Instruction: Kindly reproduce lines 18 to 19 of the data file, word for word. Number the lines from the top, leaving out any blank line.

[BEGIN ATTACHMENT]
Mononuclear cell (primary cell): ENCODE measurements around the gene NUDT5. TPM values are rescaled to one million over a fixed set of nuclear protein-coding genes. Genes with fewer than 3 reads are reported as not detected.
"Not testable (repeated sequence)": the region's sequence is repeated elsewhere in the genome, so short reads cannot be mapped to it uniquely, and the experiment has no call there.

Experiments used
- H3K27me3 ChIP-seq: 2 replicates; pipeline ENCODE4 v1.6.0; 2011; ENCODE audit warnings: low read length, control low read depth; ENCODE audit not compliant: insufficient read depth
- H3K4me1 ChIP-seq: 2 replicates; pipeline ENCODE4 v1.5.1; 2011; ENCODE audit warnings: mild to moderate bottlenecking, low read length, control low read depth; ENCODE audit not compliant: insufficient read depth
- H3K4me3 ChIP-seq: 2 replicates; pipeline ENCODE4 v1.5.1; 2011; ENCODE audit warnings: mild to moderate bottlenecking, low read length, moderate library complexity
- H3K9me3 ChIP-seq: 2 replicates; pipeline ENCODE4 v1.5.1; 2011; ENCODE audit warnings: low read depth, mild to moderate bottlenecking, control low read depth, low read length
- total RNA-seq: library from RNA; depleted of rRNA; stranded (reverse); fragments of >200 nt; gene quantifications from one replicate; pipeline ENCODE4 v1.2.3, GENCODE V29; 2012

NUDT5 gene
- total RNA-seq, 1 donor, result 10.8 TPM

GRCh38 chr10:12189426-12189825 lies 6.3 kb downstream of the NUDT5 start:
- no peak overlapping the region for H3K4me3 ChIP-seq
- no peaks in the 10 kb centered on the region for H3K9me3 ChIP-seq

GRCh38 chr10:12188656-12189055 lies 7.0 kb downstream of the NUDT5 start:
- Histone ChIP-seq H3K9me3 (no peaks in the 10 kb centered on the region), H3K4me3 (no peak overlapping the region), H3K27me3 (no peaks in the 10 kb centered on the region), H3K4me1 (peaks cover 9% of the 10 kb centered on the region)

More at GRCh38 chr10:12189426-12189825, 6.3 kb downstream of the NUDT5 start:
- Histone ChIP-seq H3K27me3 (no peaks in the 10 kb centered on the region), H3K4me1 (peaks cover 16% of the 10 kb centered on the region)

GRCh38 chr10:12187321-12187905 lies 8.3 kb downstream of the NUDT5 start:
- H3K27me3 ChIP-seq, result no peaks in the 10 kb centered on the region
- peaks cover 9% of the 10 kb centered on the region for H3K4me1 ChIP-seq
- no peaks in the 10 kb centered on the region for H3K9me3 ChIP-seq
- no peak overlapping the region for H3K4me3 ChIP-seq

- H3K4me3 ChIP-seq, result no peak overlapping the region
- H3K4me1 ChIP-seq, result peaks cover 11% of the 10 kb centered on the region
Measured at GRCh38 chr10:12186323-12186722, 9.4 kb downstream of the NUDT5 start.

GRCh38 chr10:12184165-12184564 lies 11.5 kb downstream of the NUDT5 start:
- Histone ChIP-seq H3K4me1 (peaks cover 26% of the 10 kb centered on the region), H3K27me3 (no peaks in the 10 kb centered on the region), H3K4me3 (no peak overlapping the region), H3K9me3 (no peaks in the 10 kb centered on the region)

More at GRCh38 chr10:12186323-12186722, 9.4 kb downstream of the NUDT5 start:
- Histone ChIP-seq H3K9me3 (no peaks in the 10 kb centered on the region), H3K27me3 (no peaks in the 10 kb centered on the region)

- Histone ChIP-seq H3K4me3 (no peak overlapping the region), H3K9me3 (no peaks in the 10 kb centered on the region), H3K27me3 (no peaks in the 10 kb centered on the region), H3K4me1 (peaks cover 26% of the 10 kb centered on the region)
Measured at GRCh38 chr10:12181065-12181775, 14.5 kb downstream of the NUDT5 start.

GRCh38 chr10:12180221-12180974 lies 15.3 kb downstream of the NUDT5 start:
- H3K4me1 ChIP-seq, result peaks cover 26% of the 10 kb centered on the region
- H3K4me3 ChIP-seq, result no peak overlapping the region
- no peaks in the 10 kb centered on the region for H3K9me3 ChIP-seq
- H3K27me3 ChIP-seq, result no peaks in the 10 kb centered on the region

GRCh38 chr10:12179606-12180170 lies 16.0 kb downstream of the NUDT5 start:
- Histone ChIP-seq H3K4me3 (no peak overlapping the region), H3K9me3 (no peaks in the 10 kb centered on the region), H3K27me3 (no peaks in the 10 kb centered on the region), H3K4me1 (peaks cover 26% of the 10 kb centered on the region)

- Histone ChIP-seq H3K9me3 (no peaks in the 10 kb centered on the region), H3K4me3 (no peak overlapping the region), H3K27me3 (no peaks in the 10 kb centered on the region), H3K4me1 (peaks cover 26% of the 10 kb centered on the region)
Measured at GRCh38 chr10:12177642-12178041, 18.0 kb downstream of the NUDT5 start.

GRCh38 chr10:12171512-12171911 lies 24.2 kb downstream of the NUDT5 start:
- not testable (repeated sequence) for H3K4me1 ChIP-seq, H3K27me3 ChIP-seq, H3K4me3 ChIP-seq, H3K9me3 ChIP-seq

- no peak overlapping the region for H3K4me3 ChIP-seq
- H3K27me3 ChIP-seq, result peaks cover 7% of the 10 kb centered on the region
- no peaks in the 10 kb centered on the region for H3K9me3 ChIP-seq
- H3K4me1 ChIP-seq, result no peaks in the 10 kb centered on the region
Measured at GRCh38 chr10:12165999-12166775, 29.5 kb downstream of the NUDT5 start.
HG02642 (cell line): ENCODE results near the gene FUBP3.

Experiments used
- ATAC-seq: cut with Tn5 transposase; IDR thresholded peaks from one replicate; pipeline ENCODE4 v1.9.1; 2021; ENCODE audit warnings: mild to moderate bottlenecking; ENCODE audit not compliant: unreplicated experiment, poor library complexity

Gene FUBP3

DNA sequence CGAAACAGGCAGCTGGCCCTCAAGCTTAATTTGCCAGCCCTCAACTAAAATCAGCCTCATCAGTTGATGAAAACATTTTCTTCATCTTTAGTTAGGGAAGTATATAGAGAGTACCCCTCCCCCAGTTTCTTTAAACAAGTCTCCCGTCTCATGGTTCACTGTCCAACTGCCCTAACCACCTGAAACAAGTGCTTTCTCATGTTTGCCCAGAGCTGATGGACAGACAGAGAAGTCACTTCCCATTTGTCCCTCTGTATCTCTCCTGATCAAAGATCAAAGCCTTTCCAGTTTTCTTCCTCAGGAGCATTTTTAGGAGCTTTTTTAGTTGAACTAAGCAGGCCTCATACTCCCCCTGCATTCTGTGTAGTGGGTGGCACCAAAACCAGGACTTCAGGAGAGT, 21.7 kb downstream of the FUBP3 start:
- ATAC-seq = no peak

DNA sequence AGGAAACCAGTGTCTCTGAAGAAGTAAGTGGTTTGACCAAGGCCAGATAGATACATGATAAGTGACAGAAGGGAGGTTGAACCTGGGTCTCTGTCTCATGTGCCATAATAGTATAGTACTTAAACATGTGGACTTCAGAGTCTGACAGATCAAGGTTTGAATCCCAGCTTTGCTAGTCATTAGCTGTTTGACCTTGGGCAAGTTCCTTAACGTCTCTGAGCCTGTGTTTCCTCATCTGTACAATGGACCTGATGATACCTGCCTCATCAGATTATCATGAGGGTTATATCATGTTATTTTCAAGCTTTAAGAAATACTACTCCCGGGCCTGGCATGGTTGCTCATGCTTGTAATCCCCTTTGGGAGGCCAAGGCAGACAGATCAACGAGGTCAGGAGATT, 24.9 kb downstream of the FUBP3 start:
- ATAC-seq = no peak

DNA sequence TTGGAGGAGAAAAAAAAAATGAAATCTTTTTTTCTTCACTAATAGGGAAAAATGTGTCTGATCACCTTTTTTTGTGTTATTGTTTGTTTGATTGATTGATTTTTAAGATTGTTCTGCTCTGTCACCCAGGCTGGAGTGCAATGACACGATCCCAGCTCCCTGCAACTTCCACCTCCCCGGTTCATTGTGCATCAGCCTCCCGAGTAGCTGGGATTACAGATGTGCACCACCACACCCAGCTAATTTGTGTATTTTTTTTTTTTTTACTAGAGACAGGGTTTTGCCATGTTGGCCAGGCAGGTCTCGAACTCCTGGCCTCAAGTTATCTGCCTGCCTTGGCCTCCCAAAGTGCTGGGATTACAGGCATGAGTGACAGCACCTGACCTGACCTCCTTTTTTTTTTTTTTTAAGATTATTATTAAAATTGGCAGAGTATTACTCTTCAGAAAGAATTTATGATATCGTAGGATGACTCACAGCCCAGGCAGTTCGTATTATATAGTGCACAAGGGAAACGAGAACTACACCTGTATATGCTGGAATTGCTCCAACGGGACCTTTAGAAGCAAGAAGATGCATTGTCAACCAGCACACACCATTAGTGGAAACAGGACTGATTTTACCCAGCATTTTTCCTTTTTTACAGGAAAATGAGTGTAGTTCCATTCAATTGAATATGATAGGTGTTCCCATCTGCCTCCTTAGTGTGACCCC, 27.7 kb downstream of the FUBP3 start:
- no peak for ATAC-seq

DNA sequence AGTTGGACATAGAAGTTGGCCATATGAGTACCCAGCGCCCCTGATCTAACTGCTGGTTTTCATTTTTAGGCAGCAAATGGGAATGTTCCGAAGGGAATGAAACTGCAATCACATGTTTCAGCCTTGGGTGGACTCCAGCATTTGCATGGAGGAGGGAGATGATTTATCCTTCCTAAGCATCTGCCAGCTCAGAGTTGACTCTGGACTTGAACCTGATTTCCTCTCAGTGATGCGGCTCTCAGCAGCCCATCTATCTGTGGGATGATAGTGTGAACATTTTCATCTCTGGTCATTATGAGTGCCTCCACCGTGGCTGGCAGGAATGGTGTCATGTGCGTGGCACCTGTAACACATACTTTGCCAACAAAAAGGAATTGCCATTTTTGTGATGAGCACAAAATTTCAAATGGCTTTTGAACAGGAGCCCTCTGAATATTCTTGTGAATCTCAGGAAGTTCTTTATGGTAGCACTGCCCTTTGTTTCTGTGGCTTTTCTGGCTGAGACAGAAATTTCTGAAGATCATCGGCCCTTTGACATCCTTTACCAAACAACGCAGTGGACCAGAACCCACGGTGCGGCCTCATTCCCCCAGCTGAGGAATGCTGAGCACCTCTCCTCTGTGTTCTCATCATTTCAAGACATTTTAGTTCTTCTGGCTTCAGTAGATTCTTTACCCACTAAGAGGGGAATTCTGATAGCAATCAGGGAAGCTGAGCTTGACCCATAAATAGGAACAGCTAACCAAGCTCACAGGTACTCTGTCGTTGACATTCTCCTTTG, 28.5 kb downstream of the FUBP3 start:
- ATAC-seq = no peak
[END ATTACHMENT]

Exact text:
GRCh38 chr10:12187321-12187905 lies 8.3 kb downstream of the NUDT5 start:
- H3K27me3 ChIP-seq, result no peaks in the 10 kb centered on the region